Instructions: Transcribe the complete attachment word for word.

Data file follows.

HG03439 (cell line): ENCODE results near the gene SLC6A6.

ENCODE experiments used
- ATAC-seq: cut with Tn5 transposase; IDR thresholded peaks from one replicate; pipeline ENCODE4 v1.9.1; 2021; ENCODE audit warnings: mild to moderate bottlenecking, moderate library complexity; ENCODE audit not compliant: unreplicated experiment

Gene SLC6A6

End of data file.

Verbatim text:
HG03439 (cell line): ENCODE results near the gene SLC6A6.

ENCODE experiments used
- ATAC-seq: cut with Tn5 transposase; IDR thresholded peaks from one replicate; pipeline ENCODE4 v1.9.1; 2021; ENCODE audit warnings: mild to moderate bottlenecking, moderate library complexity; ENCODE audit not compliant: unreplicated experiment

Gene SLC6A6